Said incorporation by reference shall supplement the present disclosure without in any way limiting the scope or meaning of the disclosure or claims of the present application or subsequent applications.
FIELD OF INVENTION
 The present invention relates to devices which enhance the expressive qualities of a stringed musical instrument by empowering the artist to "bend" notes and chords in a harmonic manner.
 This application discloses various embodiments having guides adjustably fixed relative to a pivoting tailpiece, causing the strings to be stretched or relaxed when the tailpiece is rotated, enabling maintenance of relative pitch among strings.
 The application dicloses dual axis control, ebabling a musician to sweep easily from "bend" to "dive" (sharp to flat) while using the muscles on only one side of the hand and wrist. Dual axis control further allows biasing a tailpiece against a separate stop on a separate axis after either a bend or a dive, with enhanced stablity at neutral pitch, and requiring no locking mechanism.
 The application discloses various embodiments of a cam-enabled return spring to maintain neutral tuning when the device is released without adversely affecting motion of the device.
 Embodiments also include a beneficial combination of pitch-relative and non-pitch-relative vibrato means, where a non-pitch-relative vibrato displacement may be used to compensate for non-linearities in string tension while transposing over large spans.
 Also disclosed are various embodiments enabling improved electronic control, improved limitation on string stress, improved float about a neutral position, improved flex compensation, improved string anchoring, improved fulcrum support, and improved bending means for individual strings.
 Letters I and O are omitted from figure designations in the interest of clarity.
 FIG. 1A shows an end view of an embodiment of a vibrato control arm having a rotational axis substantially parallel to the stings, where the body is cutaway to show an embodiment of vibrato connection and biasing means.
 FIG. 1B show a top view of an embodiment of a vibrato control arm having a rotational axis substantially parallel to the stings, and of drum on an axis substantially parallel to the strings for manipulating an electronic rotation sensor.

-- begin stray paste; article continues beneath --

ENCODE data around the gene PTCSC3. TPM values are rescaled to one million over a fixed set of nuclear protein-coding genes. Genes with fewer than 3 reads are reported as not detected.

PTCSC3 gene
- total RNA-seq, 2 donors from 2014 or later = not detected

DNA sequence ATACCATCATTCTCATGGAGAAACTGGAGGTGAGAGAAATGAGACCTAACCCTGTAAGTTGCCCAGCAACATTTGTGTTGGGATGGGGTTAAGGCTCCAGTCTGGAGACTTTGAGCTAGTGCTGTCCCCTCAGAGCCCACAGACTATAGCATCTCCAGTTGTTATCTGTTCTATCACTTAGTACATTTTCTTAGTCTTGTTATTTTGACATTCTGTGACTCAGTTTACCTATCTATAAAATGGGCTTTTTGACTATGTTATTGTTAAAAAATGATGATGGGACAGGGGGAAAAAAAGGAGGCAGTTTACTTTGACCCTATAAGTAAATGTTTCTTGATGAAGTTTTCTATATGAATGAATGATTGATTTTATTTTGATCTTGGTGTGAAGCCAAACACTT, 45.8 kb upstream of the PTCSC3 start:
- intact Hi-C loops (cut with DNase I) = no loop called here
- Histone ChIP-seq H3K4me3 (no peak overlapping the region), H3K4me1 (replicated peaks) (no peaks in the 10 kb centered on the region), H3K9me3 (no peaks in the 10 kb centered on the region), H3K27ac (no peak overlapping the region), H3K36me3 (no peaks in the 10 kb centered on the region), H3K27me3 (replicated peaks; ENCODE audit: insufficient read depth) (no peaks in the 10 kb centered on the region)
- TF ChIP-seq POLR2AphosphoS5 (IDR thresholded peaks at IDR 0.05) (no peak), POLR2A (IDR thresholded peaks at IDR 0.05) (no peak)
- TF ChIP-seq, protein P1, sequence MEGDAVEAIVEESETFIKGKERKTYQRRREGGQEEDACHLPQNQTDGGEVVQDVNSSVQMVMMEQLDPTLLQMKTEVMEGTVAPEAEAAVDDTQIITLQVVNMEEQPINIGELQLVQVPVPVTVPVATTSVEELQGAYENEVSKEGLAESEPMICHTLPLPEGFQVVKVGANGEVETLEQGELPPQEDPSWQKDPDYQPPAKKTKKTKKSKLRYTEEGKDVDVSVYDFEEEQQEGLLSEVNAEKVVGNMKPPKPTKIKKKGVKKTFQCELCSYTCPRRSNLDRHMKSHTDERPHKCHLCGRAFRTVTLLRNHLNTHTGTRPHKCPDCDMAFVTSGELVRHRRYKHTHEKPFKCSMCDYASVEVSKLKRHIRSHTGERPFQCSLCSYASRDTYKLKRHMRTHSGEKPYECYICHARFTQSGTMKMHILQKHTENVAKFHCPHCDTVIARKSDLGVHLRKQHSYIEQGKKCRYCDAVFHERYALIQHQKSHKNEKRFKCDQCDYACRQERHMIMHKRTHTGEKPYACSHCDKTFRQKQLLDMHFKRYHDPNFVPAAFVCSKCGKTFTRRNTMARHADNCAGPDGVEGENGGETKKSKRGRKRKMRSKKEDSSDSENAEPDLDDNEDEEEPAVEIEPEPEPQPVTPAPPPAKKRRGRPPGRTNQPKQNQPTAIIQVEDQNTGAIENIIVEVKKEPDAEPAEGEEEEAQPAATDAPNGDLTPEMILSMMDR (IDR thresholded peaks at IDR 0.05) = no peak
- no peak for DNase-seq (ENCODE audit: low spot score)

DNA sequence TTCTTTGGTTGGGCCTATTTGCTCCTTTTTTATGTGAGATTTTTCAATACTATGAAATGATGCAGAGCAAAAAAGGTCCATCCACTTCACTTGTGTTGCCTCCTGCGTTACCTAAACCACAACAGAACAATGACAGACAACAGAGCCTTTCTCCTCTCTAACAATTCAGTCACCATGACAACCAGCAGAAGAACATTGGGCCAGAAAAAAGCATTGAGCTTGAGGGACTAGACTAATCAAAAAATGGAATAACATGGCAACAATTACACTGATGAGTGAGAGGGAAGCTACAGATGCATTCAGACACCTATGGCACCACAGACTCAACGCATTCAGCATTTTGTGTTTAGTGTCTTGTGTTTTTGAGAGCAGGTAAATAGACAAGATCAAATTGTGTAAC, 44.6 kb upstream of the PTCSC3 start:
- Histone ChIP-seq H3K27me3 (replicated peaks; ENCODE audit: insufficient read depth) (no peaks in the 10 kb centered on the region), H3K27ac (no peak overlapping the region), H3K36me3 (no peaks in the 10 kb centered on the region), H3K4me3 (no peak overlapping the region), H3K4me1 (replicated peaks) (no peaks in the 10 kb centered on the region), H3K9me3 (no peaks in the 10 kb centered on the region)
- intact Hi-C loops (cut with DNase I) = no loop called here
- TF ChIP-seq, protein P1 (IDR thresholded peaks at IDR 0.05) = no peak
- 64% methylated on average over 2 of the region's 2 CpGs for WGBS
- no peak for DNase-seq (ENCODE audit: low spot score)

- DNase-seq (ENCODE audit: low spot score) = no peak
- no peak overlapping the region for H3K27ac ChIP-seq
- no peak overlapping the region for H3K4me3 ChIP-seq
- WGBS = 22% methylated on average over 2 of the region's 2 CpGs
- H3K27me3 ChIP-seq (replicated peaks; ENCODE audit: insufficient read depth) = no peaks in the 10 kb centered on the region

FIG. 1C shows an end view of an embodiment of a vibrato control having a rotational axis substantially parallel to the stings, where the control comprises at least a partially arcuate surface.
 FIG. 1D shows an end view of an embodiment of a vibrato control having a rotational axis substantially parallel to the stings, where the control arm comprises a substantially planar surface
 FIGS. 2A through 2H and 2J are side views of embodiments of alternative means of positioning a string guide about an arcuate path with respect to a rotating member.
 FIGS. 3a through 3c show side views of embodiments having means for limiting the stretch of a string to allow more extreme bends
 FIGS. 4A, 4B, and 4C illustrate basic elements of flex compensation in examples where the members are string-engaging members are not necessarily articulated.
 FIGS. 5A through 5C show progressive side views of a vibrato device having a cam enabled dive capability.
 In this discussion, traditional, non-transposing vibrato action and components thereof shall be referred to as "standard"; e.g. standard dive, bias, bend, bias stop. Pitch-relative vibrato action and components thereof shall be referred to as "harmonic"; e.g. harmonic dive, bias, bend, bias stop.
Bias Limit Cam Notes
 In an embodiment of a bias cam and follower in FIG. 5c, at least a part of the cam surface 52 is configured to engage follower 54 at a location opposite a ray between the follower axis and the transport axis 58 from a handle of on the control arm 16. Said location allows a small rotation of the control arm to effect a relatively larger displacement of transport 57. In a preferred embodiment of this feature, the engagement crosses said ray during the initial rotation of the arm, thus changing from a light touch near neutral position to a large tonal change near the end of the arm stroke. In at least one embodiment, axis 58 of is substantially parallel to the string plane, or to the bridge.
 More generally, in FIGS. 5A, 5B, and 5C, a transport 57 biased in opposition to tension of strings 4 by spring means 53 pivots on an axis 58 relative to a base 25. As shown in FIGS. 5B and 5C, at least a portion of dive cam surface 52 is configured to engage follower 54 in alignment with a force vector 52a generating a torque about axis transport axis 58 in opposition to the desired direction of rotation of the transport about the axis, and in opposition to the torque of the lever 16.
 In such a configuration, and in other configurations, the cam and follower (regardless of whether they act as a bias stop) act to limit the rotation of the arm in a way that shortens its stroke and reduces its purchase, while enabling a greater rotation of the transport device than would be possible even if the arm were locked to the transport. Such contact between cam and follower enables the transport to rotate through a greater angle than the arm itself.